For international medical graduates wanting to work in the NHS in an emergency department, the route that makes the most sense is MRCEM. Getting a membership for the Royal College of Emergency Department alongside English Language exams means gaining access to GMC registration while proving you have the necessary skills to work in such an environment.
Getting your MRCEM requires passing three exams – the MRCEM Primary, MRCEM Intermediate SBA, and MCREM OSCE. In this article, we will be focusing on the second exam: MRCEM Intermediate SBA. It was previously named FRCEM Intermediate SAQ until the curriculum changed in August 2021. Read on to learn exactly what the MRCEM Intermediate SBA entails for IMGs, from the cost to how to prepare.
MRCEM Intermediate SBA costs £335. You can re-sit the exam up to six times, but you will have to pay the fee each time.
To be eligible for the exam, you must first pass the MRCEM Primary. On top of that, you should hold a primary medical qualification (approved by the GMC) and have completed a training programme (this can be UK or an overseas equivalent). You don’t need any emergency medicine experience, but most IMGs find that having prior experience helps them pass this exam, so consider that before applying!
You can apply for MRCEM Intermediate SBA once you successfully pass the MRCEM Primary. As you did for the MRCEM Primary exam, you send an application on the RCEM website, so log in to check the exam calendar to see when the applications open. You can apply anytime between 10 am and 5 pm on the application date, but you must have completed and sent your application by 5 pm, so don’t waste time!
Keep in mind that, much like the first MRCEM exam, this exam is in English. To apply, you’re expected to be at an equivalent to IELTS level 7.
You have two options for taking the MRCEM Intermediate SBA: on a computer or at a test centre, which opens it up to IMGs from all around the world, as you don’t have to travel to a particular country to take it.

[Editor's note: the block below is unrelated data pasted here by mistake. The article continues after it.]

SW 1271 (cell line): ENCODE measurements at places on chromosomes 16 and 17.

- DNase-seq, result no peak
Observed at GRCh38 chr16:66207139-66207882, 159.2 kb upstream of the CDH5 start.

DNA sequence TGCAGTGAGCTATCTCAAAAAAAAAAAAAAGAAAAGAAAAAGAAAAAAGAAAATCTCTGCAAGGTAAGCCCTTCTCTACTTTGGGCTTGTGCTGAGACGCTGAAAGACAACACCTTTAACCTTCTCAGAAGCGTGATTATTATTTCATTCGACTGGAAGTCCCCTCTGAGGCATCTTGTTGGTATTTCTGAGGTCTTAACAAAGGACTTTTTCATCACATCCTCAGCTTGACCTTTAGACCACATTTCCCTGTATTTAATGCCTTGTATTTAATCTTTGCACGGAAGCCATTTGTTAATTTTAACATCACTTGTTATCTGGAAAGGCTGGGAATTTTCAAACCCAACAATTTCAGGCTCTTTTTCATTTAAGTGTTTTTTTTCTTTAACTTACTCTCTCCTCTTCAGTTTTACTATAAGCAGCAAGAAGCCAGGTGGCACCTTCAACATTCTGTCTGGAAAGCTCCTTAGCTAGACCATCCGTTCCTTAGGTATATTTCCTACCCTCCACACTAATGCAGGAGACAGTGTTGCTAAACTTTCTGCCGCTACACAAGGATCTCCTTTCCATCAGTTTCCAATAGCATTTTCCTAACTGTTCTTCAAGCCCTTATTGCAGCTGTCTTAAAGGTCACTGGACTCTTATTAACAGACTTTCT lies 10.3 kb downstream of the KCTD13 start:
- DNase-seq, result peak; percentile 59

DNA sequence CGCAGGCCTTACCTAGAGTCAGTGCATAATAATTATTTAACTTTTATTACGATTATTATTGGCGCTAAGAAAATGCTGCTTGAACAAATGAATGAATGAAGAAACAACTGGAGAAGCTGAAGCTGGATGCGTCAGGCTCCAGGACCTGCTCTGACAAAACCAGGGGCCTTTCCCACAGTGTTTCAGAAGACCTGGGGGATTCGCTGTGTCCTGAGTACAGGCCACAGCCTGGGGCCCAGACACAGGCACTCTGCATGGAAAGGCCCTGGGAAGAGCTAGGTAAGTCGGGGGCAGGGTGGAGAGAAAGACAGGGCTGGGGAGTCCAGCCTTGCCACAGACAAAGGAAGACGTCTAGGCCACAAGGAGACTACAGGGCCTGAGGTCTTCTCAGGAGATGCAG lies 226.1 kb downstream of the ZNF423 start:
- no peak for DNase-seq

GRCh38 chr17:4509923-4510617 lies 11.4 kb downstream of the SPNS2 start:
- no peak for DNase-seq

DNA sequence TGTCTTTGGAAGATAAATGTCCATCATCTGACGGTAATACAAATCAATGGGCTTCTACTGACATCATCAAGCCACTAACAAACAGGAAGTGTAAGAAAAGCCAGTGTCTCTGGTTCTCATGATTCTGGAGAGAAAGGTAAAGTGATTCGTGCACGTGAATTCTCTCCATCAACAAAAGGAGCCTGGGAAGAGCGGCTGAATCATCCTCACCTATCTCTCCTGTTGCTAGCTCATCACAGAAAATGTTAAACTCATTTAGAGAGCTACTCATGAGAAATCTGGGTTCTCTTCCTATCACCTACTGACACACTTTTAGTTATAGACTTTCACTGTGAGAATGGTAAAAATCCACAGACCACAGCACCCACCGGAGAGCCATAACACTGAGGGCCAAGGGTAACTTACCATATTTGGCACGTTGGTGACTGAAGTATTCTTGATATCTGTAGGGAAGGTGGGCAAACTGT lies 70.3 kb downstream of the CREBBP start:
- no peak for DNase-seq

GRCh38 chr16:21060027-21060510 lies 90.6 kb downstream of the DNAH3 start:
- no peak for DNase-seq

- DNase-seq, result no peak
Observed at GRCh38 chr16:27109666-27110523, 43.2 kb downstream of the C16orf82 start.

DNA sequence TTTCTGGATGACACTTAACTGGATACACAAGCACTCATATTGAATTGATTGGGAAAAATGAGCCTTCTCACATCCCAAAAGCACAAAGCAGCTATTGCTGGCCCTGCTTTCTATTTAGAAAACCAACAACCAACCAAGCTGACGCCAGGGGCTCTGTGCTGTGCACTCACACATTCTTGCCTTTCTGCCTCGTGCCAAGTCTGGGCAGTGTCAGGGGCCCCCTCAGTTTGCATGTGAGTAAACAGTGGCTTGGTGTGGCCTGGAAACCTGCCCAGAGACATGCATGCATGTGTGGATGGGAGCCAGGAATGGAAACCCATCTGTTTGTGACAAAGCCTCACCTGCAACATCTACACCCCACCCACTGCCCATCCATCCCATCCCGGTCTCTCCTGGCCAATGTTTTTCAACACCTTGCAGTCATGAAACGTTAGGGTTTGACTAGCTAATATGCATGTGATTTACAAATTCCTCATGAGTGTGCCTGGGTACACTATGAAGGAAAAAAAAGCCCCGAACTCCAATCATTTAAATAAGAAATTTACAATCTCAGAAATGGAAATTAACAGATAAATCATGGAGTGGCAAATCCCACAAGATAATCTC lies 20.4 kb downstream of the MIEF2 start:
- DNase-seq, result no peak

The exam itself consists of two separate papers that are two hours each. Candidates get an hour’s break in between the two. In the exam, there are 180 single-best-answer questions, with the curriculum categories as follows:
Some of the categories make up more marks than others, so check out the RCEM blueprint while preparing so you know where to dedicate the bulk of your time.
You can find your results on your RCEM account – you will be told which day they get released. On that day, expect them to be available by 5 pm. While you won’t receive a letter in the post, you can download and print your results.
Remember that you have six attempts at this exam (only including any attempts after August 2016), so failing doesn’t mean the end of the world – if you’ve tried less than six times, you can always have another go. Make sure to figure out what your weakness was the first time so you can improve your performance when you next sit the exam.
Also, it’s important to note that RCEM work hard to ensure everyone has a fair opportunity to pass the exam. If you have exceptional circumstances, there’s the possibility of adjustments being made.
One of the best ways to prepare for the exam is to look at sample questions and take mock exams, as this will help you familiarise yourself with the structure of the exam. You’ll know what to expect, which will improve your performance. There’s also the option of taking an MRCEM course, which many IMGs find helpful. However, these are not always necessary – only take one if you think you need it, and only do it alongside a good amount of revision.
Of course, you must check out the RCEM assessment blueprint and curriculum to understand what knowledge is expected of you. Remember to pay attention to how many marks each category provides; that will help you split your time appropriately. For example, SLO1: Complex Stable Patients counts for 55 of the 180 marks and covers topics such as oncological emergencies, allergies, and sexual health. However, SLO7: Complex or Challenging situations, which covers topics like safeguarding and organ/tissue donation, only counts for 10. It makes sense to put more time into revising the SLO1 topic, as it counts for more.
In terms of scoring, the examiners use the Angoff method, meaning the passing mark depends on the difficulty of the questions. You won’t know the passing mark when you take it, as it varies each time. For a general idea, the September 2021 pass mark was 109, while February 2022’s pass mark was 106. Expect it to vary.
Preparation is all about ensuring you know the curriculum and what to expect. Not only will it help you ace the exam, but being prepared will lessen your fears and anxieties, which will in turn improve your overall exam performance.
Passing is an excellent achievement – the MRCEM exams are challenging (for a reason!), which means you have done a great job to get as far as passing the second exam.
After passing the MRCEM Primary and MRCEM Intermediate SBA, you’ll need to apply for and complete the third exam: MRCEM OSCE. This exam is a practical exam that lets you show how you use your clinical knowledge in a real-life medical emergency (through a simulation). With how different it is from the other two exams, there are different preparation methods. Plus, the overall structure of the exam is different.
If you want to learn more about MRCEM, such as the exam structure and cost, keep reading – we will cover it in our next article! And if we can help you in any way preparing for your MRCEM or finding a role in the NHS then please email us and we’ll be happy to help.
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